What is broadband?
Put simply, broadband is high-speed internet access. It’s a service first delivered by the copper network across New Zealand - the very same network that connects our phone lines. In 2011, we started working with the Government to introduce a newer technology, fibre, to build an ultra-fast broadband (UFB) network that has faster speeds and more capacity, creating a platform that has the ability to transform the way we live, socialise, work and play. While fibre is the future of broadband in New Zealand, you can also access the Internet over a copper, wireless or satellite connection.
There’s a number of methods kiwis can use to get online which can be overwhelming, but it doesn’t need to be that way. Here’s a look at the most common broadband technologies available.
At Chorus, we deliver some of the best broadband technology in the world over our fibre network. Fibre uses fibre optic cable to transport huge amounts of data, via pulses of light, at ultra-fast speeds. Fibre performance doesn’t degrade over distance meaning your broadband speed is consistent.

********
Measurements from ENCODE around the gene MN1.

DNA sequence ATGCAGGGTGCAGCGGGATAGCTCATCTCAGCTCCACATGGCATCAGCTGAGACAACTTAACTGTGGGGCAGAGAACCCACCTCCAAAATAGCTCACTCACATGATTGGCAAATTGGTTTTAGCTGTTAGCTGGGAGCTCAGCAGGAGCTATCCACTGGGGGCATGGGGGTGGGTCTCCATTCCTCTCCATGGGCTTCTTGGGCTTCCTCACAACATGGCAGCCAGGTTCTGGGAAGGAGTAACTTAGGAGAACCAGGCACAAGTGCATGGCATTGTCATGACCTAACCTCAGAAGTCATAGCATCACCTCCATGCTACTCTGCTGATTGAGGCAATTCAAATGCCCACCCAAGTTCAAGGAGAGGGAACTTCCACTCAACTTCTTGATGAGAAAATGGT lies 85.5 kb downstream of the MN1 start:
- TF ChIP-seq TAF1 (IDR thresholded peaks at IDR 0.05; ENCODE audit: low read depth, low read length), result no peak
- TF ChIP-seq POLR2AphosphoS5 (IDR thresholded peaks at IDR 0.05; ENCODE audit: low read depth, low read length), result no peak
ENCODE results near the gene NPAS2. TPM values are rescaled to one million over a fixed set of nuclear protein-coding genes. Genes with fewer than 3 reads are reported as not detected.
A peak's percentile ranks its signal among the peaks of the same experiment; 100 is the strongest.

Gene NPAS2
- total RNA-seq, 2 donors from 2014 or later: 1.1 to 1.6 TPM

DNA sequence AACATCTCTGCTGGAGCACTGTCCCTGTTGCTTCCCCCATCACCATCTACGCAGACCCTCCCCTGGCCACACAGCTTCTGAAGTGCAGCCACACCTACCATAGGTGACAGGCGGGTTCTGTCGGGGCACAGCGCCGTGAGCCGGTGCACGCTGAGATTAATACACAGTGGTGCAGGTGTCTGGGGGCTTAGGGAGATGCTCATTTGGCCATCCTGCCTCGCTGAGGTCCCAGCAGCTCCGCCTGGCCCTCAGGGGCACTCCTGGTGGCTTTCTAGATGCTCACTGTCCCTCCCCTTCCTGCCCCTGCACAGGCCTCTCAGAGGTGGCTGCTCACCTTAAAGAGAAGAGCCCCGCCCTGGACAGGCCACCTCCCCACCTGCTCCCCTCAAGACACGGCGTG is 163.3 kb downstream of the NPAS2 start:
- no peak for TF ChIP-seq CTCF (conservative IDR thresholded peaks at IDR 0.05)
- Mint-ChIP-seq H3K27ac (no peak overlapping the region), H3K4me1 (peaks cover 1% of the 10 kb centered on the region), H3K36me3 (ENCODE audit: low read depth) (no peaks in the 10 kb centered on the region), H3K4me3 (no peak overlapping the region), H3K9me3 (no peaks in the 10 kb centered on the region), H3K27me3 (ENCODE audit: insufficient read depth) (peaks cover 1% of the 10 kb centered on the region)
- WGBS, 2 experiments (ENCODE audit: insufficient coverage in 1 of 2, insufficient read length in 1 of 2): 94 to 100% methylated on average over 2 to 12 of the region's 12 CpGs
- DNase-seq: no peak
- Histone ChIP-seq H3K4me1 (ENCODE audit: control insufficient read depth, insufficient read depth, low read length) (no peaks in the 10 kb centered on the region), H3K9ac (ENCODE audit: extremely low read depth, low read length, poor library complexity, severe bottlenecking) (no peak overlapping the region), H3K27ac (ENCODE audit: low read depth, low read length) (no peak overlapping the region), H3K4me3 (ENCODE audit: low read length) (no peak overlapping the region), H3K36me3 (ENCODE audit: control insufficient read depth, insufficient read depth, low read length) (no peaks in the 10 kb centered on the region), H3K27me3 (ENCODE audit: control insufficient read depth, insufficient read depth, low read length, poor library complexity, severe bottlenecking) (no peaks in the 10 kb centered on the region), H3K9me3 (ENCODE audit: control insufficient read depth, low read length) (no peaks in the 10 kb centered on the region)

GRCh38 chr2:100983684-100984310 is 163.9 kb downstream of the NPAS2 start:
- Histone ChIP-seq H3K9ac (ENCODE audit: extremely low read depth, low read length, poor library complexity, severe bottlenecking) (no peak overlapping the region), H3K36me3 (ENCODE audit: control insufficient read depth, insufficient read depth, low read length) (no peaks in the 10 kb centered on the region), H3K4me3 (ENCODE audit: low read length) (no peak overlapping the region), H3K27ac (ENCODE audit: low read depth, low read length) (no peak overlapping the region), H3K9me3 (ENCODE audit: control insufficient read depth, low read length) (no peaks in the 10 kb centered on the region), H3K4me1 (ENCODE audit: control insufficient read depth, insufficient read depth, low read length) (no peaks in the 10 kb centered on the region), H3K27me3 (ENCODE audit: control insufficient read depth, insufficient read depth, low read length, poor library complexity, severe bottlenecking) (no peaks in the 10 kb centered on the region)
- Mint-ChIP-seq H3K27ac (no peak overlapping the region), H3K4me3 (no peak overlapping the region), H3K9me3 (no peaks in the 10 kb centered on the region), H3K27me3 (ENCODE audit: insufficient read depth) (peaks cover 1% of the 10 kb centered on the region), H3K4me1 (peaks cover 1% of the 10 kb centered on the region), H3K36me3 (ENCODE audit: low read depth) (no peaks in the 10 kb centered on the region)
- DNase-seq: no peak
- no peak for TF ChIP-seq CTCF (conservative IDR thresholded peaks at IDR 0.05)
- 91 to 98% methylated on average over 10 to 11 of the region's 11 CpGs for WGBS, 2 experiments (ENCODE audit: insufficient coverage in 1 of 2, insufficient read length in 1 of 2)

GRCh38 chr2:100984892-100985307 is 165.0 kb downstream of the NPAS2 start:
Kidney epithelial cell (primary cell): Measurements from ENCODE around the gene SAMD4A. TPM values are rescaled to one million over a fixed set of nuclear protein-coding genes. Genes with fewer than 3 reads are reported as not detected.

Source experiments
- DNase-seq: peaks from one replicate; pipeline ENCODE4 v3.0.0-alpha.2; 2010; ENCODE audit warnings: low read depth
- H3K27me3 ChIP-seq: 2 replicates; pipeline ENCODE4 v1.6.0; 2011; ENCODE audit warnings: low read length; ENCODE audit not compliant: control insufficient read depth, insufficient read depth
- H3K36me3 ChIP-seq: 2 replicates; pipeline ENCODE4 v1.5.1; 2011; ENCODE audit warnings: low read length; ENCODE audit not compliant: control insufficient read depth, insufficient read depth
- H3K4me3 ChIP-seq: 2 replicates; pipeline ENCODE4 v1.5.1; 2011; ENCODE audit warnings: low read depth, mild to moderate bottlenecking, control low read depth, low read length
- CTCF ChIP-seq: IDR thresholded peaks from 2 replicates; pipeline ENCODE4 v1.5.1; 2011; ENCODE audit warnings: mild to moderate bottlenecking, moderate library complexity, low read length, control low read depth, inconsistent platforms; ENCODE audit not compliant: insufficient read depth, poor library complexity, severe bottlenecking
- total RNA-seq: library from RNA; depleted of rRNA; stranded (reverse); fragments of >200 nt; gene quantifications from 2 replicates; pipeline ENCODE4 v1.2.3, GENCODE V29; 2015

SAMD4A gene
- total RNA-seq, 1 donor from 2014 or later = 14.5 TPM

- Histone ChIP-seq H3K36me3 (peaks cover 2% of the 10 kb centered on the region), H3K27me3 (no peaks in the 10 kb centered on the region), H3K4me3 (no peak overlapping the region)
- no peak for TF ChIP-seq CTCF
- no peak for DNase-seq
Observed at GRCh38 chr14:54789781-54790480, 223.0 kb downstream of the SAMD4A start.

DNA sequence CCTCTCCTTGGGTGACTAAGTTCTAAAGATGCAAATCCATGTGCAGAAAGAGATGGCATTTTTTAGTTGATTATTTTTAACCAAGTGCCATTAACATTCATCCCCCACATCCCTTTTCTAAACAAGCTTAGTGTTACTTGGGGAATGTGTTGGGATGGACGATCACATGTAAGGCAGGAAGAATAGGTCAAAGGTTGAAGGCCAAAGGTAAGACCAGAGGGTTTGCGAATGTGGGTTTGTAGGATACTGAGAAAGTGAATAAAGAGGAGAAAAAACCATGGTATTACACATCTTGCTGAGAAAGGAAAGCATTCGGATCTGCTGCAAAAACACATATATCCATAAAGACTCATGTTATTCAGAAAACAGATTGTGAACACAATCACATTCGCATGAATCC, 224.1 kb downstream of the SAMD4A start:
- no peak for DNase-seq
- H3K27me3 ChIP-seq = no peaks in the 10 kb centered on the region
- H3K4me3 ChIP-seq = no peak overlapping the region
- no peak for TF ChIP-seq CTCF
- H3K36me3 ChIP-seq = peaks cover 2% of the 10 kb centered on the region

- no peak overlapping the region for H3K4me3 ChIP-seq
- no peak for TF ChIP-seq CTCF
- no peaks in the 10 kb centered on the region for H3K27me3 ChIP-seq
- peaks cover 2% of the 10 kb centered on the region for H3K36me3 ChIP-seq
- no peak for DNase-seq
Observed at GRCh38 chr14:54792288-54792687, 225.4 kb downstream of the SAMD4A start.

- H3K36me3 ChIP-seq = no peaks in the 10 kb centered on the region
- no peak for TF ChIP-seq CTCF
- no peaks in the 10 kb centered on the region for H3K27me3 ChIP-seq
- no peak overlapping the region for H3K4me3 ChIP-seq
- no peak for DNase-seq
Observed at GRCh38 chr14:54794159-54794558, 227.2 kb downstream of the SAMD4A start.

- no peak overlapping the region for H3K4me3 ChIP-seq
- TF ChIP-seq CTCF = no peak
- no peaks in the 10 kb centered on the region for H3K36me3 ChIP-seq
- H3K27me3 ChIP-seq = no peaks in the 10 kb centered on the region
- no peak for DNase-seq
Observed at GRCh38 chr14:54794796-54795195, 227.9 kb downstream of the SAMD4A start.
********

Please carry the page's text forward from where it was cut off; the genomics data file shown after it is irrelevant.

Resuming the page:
Copper is our legacy telecommunications network, using existing copper lines to provide phone and broadband services to the country. Chorus provides basic ADSL broadband and part-fibre, part-copper VDSL broadband over the copper network via a dedicated fixed line to your home.
Mobile broadband is great for staying connected when you’re out and about. It uses a wireless connection between the nearest cell tower and your phone to access the Internet. Mobile broadband isn’t available from Chorus; you’ll need an activated SIM card from your chosen mobile provider to get online.
Wireless broadband uses the 4G mobile network to connect to a modem at your house. Because a strong 4G signal is required to get online, wireless isn’t available everywhere. Chorus does not offer wireless broadband.
This is the most effective way to reach remote areas as coverage can extend to anywhere in New Zealand but you will need a satellite dish installed at your property.